RFP FTW – Kicking the Traditional RFP into Touch
Who here hates RFPs? Have you ever considered that there may be some a good reason for that hatred? Those who request an RFP know what the traditional RFP process requires, but have to be super patient during the process and those who respond to it are very aware that it’s pretty much like playing the lottery. Your chances of getting all the answers right in the way that the requesters asked for is low. It’s a process with broken tools for communicating requirements. Yet you have to try to be in with a chance to be picked.
My view. RFPs (at least the sort of RFP some purists are likely to endorse) are old school and very, very, sadly ineffectual. But why? Well the process can be explained on paper. Neatly. However, get the team to sit through a set of detailed requirements and everyone I know start thinking of matches for eyelids. To put a finer point to it – the process leads people to press through masses of boring work which induces lethargy and as a result means that suboptimal decision making occurs.
And then there is the small matter of a waterfall process (go on…argue that the traditional RFP is not waterfall process). It takes too long to ratify requirements (assuming even that is valid due to all sorts of issues…e.g. when last did you effectively challenge the validity of a business requirement? Have you considered how much money is wasted on non-essential business requirements?). And then in today’s rapidly adapting business world, if you dare do waterfall you are likely to be saddled with a solution that was relevant 6-12 months ago. Exactly!
Alternative? Check. I recently ran what I’d call an agile RFP. Maybe I should write a book and sell it. Title it AgileRFP. It probably is taken already…well, forget about that for a moment!
Here’s how ours went:
- Identified a team of business experts with a vested interest in us getting it right.
- Drew up a scope statement – effectively a high-level requirements document. Quite high level.
- Verified this with the business experts. Verify strategic fit.
- Then declared the intend to pick only a cloud service. OK, some may call this cheating, but it was a generic business domain which is typically not rocket science.
- Gathered a population of options from Gartner, Forrester and Capterra. And Google search. And personal experiences. Starting population was 16.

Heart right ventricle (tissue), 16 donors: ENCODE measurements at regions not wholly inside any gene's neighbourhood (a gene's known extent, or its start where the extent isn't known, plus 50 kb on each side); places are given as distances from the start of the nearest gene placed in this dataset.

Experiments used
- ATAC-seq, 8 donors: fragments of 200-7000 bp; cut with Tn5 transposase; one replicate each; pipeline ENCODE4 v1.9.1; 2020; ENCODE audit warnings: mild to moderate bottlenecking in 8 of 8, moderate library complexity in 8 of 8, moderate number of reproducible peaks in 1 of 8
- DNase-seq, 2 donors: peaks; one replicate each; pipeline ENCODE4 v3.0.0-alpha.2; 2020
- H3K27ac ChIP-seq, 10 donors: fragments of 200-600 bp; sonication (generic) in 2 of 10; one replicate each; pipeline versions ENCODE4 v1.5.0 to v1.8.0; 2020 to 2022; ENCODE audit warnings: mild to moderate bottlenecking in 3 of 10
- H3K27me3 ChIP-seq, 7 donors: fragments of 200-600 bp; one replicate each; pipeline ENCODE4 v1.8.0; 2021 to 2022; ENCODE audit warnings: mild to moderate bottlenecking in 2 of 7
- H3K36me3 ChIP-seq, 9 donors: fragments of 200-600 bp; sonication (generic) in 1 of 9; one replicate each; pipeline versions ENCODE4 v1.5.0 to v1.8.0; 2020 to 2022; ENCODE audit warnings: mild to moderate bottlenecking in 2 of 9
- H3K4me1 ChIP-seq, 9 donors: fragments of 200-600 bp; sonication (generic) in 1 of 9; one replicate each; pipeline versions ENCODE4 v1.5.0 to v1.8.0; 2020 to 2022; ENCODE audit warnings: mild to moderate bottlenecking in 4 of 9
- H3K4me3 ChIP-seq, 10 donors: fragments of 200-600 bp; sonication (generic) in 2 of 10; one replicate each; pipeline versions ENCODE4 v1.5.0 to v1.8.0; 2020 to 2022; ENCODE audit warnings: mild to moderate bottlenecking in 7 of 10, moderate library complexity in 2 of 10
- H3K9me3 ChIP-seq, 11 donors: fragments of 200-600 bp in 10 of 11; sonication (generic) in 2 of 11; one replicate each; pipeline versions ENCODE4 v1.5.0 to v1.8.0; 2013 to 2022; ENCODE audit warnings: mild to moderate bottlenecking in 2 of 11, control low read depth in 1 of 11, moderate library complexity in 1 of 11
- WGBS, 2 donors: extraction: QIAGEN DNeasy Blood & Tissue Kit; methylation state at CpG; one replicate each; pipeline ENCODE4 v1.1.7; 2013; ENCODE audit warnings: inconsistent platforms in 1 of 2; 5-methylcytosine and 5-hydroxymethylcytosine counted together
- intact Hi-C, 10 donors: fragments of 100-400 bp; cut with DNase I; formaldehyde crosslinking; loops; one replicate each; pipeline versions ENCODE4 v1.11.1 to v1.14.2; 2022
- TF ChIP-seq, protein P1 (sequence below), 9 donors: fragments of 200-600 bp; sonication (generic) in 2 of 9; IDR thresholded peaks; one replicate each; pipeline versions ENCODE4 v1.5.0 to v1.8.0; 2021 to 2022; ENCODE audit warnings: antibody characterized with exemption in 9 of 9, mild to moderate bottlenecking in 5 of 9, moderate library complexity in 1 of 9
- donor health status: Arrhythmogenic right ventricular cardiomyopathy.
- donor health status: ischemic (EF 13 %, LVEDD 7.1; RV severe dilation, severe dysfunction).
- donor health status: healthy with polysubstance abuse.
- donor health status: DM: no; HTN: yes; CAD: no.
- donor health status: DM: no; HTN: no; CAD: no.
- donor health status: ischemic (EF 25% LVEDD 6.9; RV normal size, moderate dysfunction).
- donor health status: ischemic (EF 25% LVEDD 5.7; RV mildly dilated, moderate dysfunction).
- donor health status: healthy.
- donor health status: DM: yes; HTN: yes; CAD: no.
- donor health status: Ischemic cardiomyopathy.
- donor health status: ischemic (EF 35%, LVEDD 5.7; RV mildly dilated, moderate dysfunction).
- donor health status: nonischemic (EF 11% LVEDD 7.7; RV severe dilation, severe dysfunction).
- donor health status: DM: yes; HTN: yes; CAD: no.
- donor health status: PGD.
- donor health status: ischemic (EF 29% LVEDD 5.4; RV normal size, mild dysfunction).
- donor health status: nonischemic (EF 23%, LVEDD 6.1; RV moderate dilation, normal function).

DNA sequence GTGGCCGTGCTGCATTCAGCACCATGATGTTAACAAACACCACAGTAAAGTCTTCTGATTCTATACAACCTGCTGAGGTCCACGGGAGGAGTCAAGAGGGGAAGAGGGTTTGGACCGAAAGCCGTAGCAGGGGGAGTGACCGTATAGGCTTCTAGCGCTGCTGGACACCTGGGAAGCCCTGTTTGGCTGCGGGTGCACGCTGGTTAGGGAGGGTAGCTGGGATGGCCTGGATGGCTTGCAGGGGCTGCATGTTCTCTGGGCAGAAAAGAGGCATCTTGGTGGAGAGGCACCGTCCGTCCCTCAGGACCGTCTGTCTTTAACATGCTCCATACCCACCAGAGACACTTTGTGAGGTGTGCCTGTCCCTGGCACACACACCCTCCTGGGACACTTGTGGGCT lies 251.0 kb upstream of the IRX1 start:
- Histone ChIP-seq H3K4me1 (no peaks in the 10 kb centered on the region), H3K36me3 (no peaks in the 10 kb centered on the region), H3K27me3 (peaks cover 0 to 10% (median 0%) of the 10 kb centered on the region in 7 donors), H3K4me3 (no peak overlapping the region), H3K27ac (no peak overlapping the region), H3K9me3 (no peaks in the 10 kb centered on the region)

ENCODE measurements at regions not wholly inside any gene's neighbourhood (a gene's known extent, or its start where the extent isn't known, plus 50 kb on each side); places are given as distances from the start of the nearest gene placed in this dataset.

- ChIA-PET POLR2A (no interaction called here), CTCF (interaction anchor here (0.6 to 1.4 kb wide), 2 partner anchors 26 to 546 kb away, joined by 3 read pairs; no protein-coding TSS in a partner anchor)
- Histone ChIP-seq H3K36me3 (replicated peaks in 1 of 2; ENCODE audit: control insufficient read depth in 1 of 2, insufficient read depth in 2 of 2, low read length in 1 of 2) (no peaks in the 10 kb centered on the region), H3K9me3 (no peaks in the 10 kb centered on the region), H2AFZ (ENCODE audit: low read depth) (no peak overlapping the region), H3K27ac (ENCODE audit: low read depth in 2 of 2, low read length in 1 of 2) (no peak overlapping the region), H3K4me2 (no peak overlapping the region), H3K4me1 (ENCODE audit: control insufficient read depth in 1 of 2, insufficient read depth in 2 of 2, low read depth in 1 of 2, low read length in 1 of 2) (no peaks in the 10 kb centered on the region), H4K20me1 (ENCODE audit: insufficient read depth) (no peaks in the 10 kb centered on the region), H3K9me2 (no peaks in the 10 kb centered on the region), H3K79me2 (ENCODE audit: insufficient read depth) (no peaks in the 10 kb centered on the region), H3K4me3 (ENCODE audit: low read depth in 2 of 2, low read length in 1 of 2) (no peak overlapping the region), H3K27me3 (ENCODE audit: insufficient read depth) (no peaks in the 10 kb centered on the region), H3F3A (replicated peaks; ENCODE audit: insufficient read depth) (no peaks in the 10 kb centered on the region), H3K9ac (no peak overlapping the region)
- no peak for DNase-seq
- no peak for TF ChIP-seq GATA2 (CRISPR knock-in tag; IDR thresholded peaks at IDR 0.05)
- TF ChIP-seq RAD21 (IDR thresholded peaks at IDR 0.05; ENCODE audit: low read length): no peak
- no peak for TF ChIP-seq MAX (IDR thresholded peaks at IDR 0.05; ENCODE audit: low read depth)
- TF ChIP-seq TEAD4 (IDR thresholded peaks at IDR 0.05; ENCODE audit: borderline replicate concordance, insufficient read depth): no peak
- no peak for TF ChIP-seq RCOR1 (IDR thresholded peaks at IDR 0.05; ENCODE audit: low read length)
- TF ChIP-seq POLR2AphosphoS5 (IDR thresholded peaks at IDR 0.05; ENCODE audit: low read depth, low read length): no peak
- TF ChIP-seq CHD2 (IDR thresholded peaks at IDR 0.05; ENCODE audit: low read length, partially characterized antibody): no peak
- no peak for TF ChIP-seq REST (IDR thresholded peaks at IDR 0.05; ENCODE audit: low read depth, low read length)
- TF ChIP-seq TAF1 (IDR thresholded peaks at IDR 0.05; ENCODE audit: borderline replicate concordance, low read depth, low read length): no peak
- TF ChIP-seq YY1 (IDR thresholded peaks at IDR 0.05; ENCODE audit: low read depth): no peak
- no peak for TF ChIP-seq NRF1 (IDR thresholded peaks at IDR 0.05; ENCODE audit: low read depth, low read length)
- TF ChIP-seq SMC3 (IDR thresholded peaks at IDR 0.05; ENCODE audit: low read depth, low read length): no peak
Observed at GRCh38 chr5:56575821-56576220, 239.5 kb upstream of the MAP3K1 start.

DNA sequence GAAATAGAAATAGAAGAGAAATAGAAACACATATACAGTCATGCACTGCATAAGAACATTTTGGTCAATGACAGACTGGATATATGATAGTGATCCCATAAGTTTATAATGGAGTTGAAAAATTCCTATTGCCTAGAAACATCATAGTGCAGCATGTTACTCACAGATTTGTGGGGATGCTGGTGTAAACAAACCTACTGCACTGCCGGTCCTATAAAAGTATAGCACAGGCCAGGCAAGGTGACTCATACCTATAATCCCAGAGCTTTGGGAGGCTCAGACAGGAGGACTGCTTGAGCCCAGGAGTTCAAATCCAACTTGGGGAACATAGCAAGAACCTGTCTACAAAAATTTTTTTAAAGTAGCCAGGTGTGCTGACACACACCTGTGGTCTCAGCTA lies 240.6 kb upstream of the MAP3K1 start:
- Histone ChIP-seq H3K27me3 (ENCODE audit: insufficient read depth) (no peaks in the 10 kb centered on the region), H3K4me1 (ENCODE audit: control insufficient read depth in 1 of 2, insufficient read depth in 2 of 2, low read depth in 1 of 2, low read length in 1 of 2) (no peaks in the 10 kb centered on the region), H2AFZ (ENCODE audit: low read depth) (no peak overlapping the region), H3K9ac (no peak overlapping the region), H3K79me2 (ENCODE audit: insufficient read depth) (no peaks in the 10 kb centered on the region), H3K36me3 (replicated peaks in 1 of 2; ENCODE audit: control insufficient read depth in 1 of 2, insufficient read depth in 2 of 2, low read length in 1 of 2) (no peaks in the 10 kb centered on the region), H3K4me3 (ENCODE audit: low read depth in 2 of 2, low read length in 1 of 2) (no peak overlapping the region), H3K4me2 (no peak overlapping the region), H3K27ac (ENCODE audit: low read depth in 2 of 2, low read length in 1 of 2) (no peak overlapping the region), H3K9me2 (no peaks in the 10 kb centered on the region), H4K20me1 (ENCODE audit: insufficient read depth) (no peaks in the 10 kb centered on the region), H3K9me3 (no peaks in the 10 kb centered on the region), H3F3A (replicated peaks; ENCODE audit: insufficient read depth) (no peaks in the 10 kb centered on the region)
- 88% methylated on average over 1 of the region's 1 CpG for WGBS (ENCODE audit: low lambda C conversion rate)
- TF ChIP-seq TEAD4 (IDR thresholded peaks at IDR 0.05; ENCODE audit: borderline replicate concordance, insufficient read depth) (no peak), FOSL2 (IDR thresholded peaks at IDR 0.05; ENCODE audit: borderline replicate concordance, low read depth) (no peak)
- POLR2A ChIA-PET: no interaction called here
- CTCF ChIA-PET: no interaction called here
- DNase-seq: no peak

- Then we reviewed the population’s available brochureware as per their websites for a fit to scope. In this instance whittled down a population of 16 down to 4. Two were added at this point due to executive insight on the one hand and expert personal rating on the other hand.
- Looped back to the business experts. Got their blessing.
- Then went straight to short demonstrations to the business experts with us as moderators. Cramped the available time to present, but it was amazing how well this brought the good systems right to the fore. The overly complex, old systems just couldn’t do it.
- Progress for each demonstration was tracked/marked against the original scope statement. Business experts discussing business fit dominated discussion.
- We were prepared for 2 favourites that would then require in-depth review by the business experts. We had one. The business experts were in love and engaged! We did a deep dive into functional requirements with the business experts on the preferred selection.
- We performed an IT due diligence/hygiene check to ensure the claims of the vendor stacks up.
- We were ready to implement within 6 weeks effort from getting the instruction to get the system.
In a world where waterfall process is no longer useful this approach works well. Paretto principle applies. But it works wonders to do it this way. And the result is a very happy business team. Happy accountants. Happy techies. Happy auditors. Some happy purists…
Call us if you have questions or want us to help kick your waterfall “inna nuts”!